The Aspen Institute is an educational and policy studies organization based in Washington, D.C.

TIME politics

Former Virginia Governor: My Dysfunctional Marriage Proves I’m Innocent

Bob McDonnell, Maureen McDonnell
Former Virginia Gov. Bob McDonnell, accompanied by his wife, Maureen, speaks during a news conference in Richmond, Va., Jan. 21, 2014. Steve Helber—AP

Defense lawyers say the gov's wife accepted gifts because she had a crush on a political donor. Will the jury buy it? We asked the experts.

Lawyers for former Virginia Governor Bob McDonnell and his wife, Maureen, argued Tuesday that the couple didn’t conspire to take over $165,000 in cash, shopping trips, and vacations from a wealthy donor, but instead only accepted the gifts because Mrs. McDonnell had a “crush” on the donor.

McDonnell, who left office in January, is accused of taking cash and gifts from Jonnie R. Williams Sr. in return for help promoting his dietary supplement company. But the couple’s lawyers are arguing that the Maureen McDonnell let Williams pay for expensive shopping trips and vacations because she had a “crush” on the charismatic businessman, and was unhappy in her marriage to the Governor. “Unlike the other man in her life, Jonnie Williams paid attention to Maureen McDonnell,” her defense attorney William Burck said. The couple face over 20 years in prison if convicted on federal corruption charges.

But will a jury believe the “crush” defense? Some lawyers think they just might.

“I think it’s ingenious, and I think it may work,” says Solomon L. Wisenberg, a D.C. based white collar defense lawyer who served as deputy independent counsel to Kenneth Starr during the Whitewater-Lewinsky investigations. “It certainly doesn’t make either one of them look good, but that’s not the same thing as committing a crime.”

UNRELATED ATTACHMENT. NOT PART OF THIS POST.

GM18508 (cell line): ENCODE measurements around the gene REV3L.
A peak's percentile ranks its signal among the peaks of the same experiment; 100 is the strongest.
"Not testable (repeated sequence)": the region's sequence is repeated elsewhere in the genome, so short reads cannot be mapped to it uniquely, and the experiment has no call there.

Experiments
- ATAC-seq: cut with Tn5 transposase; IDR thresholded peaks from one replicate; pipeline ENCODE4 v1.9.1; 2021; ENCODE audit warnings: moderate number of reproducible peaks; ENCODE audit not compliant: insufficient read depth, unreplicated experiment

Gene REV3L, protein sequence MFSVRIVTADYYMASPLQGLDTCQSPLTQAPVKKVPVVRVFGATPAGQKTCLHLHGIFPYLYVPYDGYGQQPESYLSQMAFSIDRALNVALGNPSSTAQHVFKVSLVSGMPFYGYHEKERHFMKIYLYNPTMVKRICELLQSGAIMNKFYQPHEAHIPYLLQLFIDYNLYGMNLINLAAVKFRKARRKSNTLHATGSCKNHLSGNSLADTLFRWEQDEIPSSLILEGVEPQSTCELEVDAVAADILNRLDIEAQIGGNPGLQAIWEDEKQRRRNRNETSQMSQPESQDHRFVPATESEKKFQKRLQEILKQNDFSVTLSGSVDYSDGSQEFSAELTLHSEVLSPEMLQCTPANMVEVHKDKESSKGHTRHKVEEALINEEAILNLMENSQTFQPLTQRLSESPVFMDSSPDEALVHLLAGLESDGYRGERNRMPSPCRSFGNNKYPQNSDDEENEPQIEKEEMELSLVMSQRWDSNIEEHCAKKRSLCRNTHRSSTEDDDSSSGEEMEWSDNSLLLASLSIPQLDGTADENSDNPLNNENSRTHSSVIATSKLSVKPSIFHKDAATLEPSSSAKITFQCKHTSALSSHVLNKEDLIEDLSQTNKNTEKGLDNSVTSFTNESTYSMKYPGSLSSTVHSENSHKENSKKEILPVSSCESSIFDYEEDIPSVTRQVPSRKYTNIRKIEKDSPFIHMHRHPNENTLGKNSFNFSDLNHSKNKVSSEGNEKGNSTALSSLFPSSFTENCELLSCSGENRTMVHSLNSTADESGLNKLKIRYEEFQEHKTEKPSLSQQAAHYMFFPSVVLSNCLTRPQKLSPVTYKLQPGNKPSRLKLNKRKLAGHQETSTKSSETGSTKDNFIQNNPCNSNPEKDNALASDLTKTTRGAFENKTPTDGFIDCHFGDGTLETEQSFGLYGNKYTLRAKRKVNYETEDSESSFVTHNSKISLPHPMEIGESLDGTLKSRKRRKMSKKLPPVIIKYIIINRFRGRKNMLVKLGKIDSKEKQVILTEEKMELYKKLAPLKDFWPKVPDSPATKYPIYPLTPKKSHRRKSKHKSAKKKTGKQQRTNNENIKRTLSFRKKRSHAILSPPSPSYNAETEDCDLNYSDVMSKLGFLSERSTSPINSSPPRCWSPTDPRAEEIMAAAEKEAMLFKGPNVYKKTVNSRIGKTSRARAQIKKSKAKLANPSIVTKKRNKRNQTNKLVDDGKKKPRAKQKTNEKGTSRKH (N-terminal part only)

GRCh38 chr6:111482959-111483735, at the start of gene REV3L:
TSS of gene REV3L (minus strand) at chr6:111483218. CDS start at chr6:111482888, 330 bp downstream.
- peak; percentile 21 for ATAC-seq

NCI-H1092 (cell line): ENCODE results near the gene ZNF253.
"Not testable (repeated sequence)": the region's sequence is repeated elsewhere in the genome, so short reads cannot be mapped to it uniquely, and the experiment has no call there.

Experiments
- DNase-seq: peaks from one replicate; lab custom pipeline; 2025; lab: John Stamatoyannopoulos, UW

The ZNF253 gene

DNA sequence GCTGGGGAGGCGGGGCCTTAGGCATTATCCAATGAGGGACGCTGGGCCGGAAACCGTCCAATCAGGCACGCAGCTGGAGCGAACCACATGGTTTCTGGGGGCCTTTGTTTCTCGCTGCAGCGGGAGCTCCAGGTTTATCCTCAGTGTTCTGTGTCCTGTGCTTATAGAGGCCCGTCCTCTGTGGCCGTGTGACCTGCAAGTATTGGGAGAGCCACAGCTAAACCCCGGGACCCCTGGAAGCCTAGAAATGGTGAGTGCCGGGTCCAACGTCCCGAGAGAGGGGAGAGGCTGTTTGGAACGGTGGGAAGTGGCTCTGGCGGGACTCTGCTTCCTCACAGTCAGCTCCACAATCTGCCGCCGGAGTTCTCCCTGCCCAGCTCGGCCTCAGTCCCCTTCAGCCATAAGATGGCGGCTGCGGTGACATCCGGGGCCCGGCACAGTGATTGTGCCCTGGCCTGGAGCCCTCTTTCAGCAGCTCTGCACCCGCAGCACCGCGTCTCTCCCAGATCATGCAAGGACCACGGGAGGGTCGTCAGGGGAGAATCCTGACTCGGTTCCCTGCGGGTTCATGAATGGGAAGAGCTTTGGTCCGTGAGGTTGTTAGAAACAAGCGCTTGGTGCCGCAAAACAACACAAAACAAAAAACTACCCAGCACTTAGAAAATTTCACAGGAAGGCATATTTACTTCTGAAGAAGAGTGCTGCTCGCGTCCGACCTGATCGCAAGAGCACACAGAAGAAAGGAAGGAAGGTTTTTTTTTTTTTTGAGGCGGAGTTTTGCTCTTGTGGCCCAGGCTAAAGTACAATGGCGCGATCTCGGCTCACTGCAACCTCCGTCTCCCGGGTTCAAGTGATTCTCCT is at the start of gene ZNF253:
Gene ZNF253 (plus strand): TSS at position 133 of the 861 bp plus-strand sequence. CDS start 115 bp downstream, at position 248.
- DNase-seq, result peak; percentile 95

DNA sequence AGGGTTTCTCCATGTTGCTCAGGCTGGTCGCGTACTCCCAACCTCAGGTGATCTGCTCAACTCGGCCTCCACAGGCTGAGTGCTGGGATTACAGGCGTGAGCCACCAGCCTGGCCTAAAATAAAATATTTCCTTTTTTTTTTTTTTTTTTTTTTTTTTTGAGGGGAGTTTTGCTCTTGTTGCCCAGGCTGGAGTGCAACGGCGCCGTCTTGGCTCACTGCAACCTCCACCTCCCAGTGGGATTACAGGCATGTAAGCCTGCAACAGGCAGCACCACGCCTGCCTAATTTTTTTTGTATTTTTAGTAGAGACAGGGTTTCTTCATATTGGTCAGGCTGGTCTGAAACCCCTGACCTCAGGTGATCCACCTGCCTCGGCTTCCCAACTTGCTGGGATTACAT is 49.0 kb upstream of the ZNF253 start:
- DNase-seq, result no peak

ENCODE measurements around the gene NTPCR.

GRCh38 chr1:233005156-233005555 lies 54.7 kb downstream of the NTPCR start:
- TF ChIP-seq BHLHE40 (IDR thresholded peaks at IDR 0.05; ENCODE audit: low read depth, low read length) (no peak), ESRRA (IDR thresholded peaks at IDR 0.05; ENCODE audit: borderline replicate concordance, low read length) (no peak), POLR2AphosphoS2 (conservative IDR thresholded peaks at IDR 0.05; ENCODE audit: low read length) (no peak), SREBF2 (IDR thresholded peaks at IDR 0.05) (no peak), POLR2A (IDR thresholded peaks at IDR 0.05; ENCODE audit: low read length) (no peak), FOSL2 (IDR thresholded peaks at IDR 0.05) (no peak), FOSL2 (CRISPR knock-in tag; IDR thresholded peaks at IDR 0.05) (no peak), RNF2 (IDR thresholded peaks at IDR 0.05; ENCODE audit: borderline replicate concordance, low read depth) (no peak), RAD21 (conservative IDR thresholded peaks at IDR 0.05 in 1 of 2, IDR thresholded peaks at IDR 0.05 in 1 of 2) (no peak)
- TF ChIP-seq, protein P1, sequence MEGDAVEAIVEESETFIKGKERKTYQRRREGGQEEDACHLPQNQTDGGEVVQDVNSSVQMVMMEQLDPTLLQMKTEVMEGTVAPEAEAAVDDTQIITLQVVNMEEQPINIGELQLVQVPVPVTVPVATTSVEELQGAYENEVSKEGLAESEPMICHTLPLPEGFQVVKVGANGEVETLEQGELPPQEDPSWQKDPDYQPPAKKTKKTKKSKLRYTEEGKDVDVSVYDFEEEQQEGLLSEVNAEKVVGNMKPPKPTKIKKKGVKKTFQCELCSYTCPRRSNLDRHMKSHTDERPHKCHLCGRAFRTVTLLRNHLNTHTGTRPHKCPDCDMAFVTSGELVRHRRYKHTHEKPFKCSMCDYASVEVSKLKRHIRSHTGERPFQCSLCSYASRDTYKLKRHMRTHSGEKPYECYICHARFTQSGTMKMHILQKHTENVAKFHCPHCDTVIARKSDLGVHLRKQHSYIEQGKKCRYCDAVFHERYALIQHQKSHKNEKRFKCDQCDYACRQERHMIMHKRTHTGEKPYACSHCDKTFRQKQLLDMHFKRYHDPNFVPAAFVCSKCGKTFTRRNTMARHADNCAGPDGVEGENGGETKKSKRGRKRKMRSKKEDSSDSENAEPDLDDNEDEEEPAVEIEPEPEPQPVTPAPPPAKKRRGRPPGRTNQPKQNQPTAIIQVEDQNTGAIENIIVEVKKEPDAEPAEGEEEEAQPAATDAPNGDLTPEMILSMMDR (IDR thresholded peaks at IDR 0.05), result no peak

Wisenberg notes that the McDonnells had filed a motion to sever, which would have allowed the co-defendants to face separate charges, but that this motion was denied, which means they had to coordinate their defense arguments. “This allows them to have kind of a complementary defense without pointing fingers at each other, yet it helps him because she’s obviously the principle player, and she’s the first one who roped this guy in,” he says.

“This strikes me as a more atypical defense, but that doesn’t mean it’s a Hail Mary pass,” says Josh Bowers, a professor at University of Virginia Law School who specializes in criminal procedure. “It could very well be the truth, and sometimes the truth is stranger than fiction.”

But is Maureen McDonnell falling on her sword to protect her husband? “She’s got a lot less room to maneuver than he does,” Wisenberg explains. Mrs. McDonnell would have frequent private meetings with Williams, one former staff member called him her “favorite playmate,” and the two allegedly exchanged over 1,200 texts and phone calls over two years. “What’s she gonna do, say ‘It’s all my husband?’ The facts don’t seem to support that. What are her options other than what she’s doing?” he adds. The defense team also argued that Mrs. McDonnell was never a public official, and so shouldn’t be held to the same standards as her husband.

Wisenberg also notes that it might have been a misstep for the prosecution to start off with testimony from the McDonnell’s daughter Cailin, whose wedding was partially funded through gifts from Williams. Cailin McDonnell Young cried on the stand when she testified Tuesday that Williams had footed the bill for the catering at her 2011 nupitals. Wisenberg says Cailin’s tears on the witness stand could bode well for the defense, since a crying young woman makes the prosecution look like bullies, especially since juries are more likely to remember what happens at the beginning and end of the trial. “She’s an attractive young female testifying about the wedding, asking for Kleenex,” he says. “If I’m on the defense, I’m doing high-fives under the table.”

TIME corruption

America’s Most Corrupt State Is Standing Up for Itself

LSU v Mississippi
Detailed view of the exterior of Vaught-Hemingway Stadium on the Ole Miss campus. Stacy Revere—Getty Images

Officials argue a recent report doesn’t take into account recent anti-corruption efforts